see also Fed. Deposit Ins. Corp. v. Lenk, 361 S.W.3d
602, 609 (Tex. 2012) ("[C]ourt cannot grant summary
judgment on grounds that were not presented.");
McConnell v. Southside Indep. Sch. Dist., 858 S.W.2d
337, 339 (Tex. 1993) (motion must expressly present grounds
for summary judgment). "Grounds" refers to the
reasons entitling the movant to summary judgment.
McConnell, 858 S.W.2d at 339 n. 2. The motion must
provide the nonmovant with adequate information to oppose the
motion and to define the issues for the purpose of summary
judgment. See Westchester Fire Ins. Co. v. Alvarez,
576 S.W.2d 771, 772 (Tex. 1978).
entitled to traditional summary judgment, a defendant must
conclusively negate at least one essential element of each of
the plaintiff's causes of action or conclusively
establish each element of an affirmative defense. Am.
Tobacco Co., Inc. v. Grinnell, 951 S.W.2d 420, 425 (Tex.
1997). Evidence is conclusive only if reasonable people could
not differ in their conclusions. City of Keller v.
Wilson, 168 S.W.3d 802, 816 (Tex. 2005). Summary
judgment is also proper if the material facts are not in
dispute and the sole question is whether those facts entitle
the movant to summary judgment. City of Dallas v.
Cornerstone Bank, N.A., 879 S.W.2d 264, 269 (Tex.
App.-Dallas 1994, no writ).
No-Evidence Motion for Summary Judgment
no-evidence motion is distinct from a traditional motion. Its
purpose is to pierce the pleadings to assess whether the
factual allegations have evidentiary support. Robinson v.
Warner-Lambert & Old Corner Drug, 998 S.W.2d 407,
410 (Tex. App.-Waco 1999, no pet.). Unlike a movant seeking
summary judgment on traditional grounds, the movant is not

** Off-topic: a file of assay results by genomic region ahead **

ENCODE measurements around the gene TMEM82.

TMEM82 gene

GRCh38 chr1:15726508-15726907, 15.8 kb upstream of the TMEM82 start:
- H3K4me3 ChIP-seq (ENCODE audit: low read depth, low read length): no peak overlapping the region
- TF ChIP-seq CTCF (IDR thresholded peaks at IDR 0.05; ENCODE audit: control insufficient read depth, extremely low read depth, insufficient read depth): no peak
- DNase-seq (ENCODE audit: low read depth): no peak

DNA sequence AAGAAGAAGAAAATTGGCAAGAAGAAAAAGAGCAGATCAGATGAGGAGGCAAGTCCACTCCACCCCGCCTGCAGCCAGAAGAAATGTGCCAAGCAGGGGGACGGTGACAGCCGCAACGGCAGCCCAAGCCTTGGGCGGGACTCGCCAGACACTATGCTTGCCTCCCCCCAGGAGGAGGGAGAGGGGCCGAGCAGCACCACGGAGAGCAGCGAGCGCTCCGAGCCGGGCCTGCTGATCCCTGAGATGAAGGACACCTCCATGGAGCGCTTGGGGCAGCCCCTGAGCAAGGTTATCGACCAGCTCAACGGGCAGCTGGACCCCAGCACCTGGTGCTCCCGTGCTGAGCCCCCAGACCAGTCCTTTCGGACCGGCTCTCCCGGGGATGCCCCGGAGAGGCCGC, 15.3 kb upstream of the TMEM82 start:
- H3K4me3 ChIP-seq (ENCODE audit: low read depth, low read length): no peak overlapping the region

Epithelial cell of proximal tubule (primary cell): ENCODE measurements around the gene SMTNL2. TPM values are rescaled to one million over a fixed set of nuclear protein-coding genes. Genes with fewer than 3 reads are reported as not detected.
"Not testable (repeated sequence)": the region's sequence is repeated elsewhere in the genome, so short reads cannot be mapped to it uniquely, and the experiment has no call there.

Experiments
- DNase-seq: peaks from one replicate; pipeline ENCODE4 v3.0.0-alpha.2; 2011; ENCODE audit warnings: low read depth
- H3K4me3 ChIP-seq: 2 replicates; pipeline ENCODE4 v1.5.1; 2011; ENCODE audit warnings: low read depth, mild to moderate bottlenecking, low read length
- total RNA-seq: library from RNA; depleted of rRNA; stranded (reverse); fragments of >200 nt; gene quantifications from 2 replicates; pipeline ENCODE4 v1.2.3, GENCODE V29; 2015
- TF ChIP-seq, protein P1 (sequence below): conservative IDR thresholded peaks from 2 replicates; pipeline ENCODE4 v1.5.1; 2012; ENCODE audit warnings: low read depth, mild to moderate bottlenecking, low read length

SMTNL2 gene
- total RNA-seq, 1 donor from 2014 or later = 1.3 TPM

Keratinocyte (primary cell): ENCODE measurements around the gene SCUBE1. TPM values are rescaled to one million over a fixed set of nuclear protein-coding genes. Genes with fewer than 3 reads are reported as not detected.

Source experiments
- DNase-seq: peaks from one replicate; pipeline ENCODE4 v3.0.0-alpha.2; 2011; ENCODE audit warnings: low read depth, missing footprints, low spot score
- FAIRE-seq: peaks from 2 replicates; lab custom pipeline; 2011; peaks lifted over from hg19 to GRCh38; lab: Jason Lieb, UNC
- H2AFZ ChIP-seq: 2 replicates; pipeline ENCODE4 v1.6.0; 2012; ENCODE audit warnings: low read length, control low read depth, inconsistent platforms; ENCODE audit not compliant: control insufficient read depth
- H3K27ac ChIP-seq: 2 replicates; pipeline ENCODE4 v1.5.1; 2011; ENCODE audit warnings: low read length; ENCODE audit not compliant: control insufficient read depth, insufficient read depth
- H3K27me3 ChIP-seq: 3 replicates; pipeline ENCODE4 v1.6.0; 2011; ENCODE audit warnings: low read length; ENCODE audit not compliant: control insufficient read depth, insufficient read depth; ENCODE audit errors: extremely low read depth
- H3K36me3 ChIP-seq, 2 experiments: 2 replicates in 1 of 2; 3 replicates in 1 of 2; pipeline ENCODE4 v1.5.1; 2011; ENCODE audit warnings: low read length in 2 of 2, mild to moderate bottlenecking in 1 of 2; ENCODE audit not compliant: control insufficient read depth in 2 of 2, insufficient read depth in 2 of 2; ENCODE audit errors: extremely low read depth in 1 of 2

required to show it is entitled to judgment as a matter of
law or to present any evidence. See Tex. R. Civ. P.
166a(i). Instead, the movant may move for summary judgment on
the ground that there is no evidence of one or more essential
elements of a claim or defense on which the adverse party
would have the burden of proof at trial. See id. The
motion must identify the particular element or elements on
which there is no evidence. Id. A motion may be
directed at specific factual theories or allegations within a
claim or defense only if the challenge is connected to a
specified element of a claim or defense. See Pakideh v.
Pope, No. 13-08-00560-CV, 2010 WL 3820899, at *4-5 (Tex.
App.-Corpus Christi Sept. 30, 2010, no pet.) (mem. op.)
(no-evidence challenge to fourteen factual allegations not
connected to a no-evidence challenge to an element of a claim
was defective); see also Callaghan Ranch, Ltd. v.
Killam, 53 S.W.3d 1, 3-4 (Tex. App.-San Antonio 2000,
ruling on a no-evidence motion, the trial court does not rule
on substantive questions of law. See, e.g. Hartford
Accident & Indem. Co. v. Seagoville Partners,
05-15-00760-CV, 2016 WL 3199003, at *2 (Tex. App.-Dallas June
9, 2016, no pet.) (explaining distinction between summary
judgment rulings based on summary judgment evidence and those
based on substantive questions of law). Rather, it determines
whether the movant produced more than a scintilla of
probative evidence to raise a fact issue on the challenged
elements. Killingsworth v. Housing Auth. of City of
Dallas, 447 S.W.3d 480, 486 (Tex. App.-Dallas 2014, pet.
denied). More than a scintilla of evidence exists if the
evidence rises to a level that would enable reasonable and
fair-minded jurors to differ in their conclusions.
Hamilton v. Wilson, 249 S.W.3d 425, 426 (Tex. 2008)
noted, Letot's claims are based on her complaint that
USAA falsely reported that it had "paid a claim" on
a salvage motor vehicle. USAA moved for summary judgment
asserting it was entitled to traditional summary judgment on
all of Letot's claims because it showed, as a matter of
law, it filed the Report in accordance with mandatory
provisions of the Texas Transportation Code. In her first
issue, Letot contends the trial court erred in granting